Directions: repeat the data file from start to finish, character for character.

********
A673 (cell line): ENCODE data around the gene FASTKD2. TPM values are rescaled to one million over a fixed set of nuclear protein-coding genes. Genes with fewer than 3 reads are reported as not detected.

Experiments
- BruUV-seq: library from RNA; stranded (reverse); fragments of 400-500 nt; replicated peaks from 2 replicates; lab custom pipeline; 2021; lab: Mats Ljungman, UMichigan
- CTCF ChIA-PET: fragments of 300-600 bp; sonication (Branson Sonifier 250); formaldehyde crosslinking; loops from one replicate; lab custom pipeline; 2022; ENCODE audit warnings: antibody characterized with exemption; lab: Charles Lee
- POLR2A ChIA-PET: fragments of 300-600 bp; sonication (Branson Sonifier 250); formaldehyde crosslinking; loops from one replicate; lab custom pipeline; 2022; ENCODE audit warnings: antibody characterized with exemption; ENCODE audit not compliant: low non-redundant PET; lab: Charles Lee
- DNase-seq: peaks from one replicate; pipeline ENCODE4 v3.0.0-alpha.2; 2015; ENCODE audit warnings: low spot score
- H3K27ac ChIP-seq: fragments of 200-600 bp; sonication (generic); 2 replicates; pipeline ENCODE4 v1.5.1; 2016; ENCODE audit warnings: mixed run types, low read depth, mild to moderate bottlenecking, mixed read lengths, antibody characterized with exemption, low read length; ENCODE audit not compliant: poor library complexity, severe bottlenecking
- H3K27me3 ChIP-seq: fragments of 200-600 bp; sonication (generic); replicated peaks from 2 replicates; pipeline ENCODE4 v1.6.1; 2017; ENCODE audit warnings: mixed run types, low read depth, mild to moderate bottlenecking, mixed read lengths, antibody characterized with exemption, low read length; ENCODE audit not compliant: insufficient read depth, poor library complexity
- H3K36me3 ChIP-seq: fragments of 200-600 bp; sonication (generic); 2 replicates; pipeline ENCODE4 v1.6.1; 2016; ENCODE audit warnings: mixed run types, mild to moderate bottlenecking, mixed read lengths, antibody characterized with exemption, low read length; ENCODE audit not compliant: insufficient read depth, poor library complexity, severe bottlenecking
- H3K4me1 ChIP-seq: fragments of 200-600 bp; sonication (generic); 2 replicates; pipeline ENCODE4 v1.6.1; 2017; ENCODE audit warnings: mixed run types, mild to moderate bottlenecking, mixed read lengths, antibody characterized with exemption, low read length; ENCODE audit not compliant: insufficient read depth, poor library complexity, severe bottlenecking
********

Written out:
A673 (cell line): ENCODE data around the gene FASTKD2. TPM values are rescaled to one million over a fixed set of nuclear protein-coding genes. Genes with fewer than 3 reads are reported as not detected.

Experiments
- BruUV-seq: library from RNA; stranded (reverse); fragments of 400-500 nt; replicated peaks from 2 replicates; lab custom pipeline; 2021; lab: Mats Ljungman, UMichigan
- CTCF ChIA-PET: fragments of 300-600 bp; sonication (Branson Sonifier 250); formaldehyde crosslinking; loops from one replicate; lab custom pipeline; 2022; ENCODE audit warnings: antibody characterized with exemption; lab: Charles Lee
- POLR2A ChIA-PET: fragments of 300-600 bp; sonication (Branson Sonifier 250); formaldehyde crosslinking; loops from one replicate; lab custom pipeline; 2022; ENCODE audit warnings: antibody characterized with exemption; ENCODE audit not compliant: low non-redundant PET; lab: Charles Lee
- DNase-seq: peaks from one replicate; pipeline ENCODE4 v3.0.0-alpha.2; 2015; ENCODE audit warnings: low spot score
- H3K27ac ChIP-seq: fragments of 200-600 bp; sonication (generic); 2 replicates; pipeline ENCODE4 v1.5.1; 2016; ENCODE audit warnings: mixed run types, low read depth, mild to moderate bottlenecking, mixed read lengths, antibody characterized with exemption, low read length; ENCODE audit not compliant: poor library complexity, severe bottlenecking
- H3K27me3 ChIP-seq: fragments of 200-600 bp; sonication (generic); replicated peaks from 2 replicates; pipeline ENCODE4 v1.6.1; 2017; ENCODE audit warnings: mixed run types, low read depth, mild to moderate bottlenecking, mixed read lengths, antibody characterized with exemption, low read length; ENCODE audit not compliant: insufficient read depth, poor library complexity
- H3K36me3 ChIP-seq: fragments of 200-600 bp; sonication (generic); 2 replicates; pipeline ENCODE4 v1.6.1; 2016; ENCODE audit warnings: mixed run types, mild to moderate bottlenecking, mixed read lengths, antibody characterized with exemption, low read length; ENCODE audit not compliant: insufficient read depth, poor library complexity, severe bottlenecking
- H3K4me1 ChIP-seq: fragments of 200-600 bp; sonication (generic); 2 replicates; pipeline ENCODE4 v1.6.1; 2017; ENCODE audit warnings: mixed run types, mild to moderate bottlenecking, mixed read lengths, antibody characterized with exemption, low read length; ENCODE audit not compliant: insufficient read depth, poor library complexity, severe bottlenecking